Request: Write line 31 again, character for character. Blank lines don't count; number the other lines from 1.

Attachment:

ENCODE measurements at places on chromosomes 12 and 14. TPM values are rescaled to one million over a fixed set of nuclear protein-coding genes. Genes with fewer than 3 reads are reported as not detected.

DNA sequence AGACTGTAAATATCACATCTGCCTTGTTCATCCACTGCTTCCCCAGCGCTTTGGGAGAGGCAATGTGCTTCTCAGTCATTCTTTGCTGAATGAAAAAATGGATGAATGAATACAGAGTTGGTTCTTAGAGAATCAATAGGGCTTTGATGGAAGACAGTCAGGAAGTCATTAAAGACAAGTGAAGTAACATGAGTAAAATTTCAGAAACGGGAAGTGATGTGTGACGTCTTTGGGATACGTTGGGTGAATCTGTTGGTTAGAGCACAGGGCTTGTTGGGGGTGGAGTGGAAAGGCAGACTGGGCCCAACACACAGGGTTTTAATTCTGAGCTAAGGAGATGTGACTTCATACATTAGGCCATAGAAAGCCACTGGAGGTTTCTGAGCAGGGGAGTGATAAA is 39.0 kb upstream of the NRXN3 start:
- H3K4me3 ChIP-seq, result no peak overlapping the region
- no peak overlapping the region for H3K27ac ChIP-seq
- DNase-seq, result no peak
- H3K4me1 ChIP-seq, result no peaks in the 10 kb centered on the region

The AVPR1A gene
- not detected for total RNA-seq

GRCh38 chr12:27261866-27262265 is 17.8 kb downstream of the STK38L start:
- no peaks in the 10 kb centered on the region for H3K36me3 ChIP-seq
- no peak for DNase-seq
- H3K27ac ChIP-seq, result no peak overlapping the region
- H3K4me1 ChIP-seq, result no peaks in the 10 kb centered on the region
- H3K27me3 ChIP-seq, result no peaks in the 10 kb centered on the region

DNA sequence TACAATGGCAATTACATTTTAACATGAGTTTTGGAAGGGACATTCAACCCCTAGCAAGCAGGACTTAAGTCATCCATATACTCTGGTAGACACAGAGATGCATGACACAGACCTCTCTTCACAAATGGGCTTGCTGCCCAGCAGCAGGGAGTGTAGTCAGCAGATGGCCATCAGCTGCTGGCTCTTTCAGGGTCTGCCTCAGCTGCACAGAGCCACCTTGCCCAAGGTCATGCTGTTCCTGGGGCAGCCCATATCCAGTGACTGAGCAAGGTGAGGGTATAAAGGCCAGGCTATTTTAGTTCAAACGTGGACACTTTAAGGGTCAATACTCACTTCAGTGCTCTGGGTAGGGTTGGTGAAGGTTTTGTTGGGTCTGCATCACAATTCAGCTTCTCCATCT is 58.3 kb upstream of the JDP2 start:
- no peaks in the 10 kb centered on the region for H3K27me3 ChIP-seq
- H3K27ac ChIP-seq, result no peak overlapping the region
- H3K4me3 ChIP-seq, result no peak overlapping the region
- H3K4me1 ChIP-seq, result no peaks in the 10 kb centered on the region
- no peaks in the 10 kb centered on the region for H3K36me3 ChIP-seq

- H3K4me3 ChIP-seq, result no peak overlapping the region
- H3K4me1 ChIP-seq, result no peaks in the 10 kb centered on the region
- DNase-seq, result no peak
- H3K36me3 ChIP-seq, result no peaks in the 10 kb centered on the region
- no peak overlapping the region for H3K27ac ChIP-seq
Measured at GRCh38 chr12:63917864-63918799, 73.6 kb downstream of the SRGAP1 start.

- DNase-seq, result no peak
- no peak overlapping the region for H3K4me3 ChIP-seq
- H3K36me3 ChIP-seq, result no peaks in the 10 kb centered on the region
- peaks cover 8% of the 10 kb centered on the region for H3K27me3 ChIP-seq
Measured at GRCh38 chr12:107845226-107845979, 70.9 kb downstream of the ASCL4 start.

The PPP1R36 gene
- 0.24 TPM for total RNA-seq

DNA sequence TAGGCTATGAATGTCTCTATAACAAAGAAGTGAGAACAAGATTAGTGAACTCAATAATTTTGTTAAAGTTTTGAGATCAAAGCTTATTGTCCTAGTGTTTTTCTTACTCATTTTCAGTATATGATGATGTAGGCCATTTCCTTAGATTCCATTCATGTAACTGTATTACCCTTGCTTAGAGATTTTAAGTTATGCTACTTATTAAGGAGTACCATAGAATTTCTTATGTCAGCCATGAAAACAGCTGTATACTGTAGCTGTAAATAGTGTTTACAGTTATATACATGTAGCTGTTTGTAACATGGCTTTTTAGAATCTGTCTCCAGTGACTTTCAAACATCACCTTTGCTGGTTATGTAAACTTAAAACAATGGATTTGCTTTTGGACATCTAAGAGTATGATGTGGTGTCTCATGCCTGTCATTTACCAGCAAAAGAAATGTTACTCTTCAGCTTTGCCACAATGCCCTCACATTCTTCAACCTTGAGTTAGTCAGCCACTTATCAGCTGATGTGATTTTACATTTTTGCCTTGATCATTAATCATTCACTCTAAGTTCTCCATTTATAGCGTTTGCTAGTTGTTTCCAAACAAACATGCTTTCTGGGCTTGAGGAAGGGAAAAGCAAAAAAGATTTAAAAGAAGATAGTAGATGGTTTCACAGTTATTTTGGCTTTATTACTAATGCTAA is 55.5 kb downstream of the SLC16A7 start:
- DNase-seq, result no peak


Measured at GRCh38 chr12:107845226-107845979, 70.9 kb downstream of the ASCL4 start.